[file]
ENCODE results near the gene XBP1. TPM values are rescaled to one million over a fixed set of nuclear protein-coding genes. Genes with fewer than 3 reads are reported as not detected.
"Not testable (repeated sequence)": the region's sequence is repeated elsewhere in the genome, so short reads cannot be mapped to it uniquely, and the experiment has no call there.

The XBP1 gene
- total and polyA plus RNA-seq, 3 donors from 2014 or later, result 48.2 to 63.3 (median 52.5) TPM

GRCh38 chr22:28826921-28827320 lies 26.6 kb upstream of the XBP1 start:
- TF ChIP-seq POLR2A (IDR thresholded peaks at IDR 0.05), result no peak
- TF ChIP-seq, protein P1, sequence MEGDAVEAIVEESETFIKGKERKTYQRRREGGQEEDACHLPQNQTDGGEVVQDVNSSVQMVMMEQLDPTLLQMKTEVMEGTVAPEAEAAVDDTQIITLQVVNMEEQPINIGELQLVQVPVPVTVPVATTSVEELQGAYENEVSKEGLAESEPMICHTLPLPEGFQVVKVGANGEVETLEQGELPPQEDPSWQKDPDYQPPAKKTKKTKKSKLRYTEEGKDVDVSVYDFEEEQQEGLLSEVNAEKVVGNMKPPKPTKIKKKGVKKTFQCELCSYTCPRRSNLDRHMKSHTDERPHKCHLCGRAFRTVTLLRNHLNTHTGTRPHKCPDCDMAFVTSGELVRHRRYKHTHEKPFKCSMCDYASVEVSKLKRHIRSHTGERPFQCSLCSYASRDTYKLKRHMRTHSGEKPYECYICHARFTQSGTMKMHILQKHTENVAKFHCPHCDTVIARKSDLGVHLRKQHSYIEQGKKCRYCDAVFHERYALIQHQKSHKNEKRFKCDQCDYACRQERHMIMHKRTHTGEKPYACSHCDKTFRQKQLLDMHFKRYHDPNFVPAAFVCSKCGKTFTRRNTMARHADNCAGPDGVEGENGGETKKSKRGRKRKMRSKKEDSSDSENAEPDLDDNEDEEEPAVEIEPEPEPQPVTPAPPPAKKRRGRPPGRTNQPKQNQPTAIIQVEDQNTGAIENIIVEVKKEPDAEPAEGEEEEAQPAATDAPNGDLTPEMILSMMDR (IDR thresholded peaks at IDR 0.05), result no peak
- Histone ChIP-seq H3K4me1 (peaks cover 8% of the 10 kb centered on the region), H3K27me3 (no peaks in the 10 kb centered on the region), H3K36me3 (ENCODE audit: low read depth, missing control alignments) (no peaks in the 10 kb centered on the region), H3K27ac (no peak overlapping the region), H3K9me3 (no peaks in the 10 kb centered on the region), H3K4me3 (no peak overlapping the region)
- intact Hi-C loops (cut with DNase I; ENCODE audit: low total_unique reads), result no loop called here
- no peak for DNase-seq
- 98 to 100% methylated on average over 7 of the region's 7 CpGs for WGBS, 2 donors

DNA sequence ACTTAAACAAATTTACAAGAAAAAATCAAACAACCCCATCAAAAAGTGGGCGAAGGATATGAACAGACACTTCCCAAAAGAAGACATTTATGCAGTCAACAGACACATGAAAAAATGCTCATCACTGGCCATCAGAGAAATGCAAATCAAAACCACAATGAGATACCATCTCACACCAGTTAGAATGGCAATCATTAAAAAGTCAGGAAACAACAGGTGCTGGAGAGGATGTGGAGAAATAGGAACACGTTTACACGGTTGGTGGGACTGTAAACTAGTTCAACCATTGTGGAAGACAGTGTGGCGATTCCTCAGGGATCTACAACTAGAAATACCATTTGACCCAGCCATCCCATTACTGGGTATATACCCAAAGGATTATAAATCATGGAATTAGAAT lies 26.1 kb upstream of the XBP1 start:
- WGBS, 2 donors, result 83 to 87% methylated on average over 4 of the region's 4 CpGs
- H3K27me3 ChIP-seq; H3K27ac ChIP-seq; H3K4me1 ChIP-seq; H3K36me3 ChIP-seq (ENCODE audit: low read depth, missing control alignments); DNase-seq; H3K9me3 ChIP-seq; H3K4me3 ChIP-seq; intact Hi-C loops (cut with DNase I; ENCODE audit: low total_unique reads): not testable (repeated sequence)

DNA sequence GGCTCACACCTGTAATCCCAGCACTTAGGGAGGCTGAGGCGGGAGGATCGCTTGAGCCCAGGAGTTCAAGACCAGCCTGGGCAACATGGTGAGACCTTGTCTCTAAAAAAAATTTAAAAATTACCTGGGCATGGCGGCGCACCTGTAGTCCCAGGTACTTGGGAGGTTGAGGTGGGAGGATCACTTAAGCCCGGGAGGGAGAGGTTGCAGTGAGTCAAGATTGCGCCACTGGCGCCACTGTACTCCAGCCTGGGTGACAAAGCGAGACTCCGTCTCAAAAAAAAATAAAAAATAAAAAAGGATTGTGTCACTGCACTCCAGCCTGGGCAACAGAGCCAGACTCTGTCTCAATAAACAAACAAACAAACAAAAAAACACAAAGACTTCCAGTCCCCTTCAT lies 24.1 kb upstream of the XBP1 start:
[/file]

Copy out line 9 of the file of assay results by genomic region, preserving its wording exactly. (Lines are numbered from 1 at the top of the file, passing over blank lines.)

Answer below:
- intact Hi-C loops (cut with DNase I; ENCODE audit: low total_unique reads), result no loop called here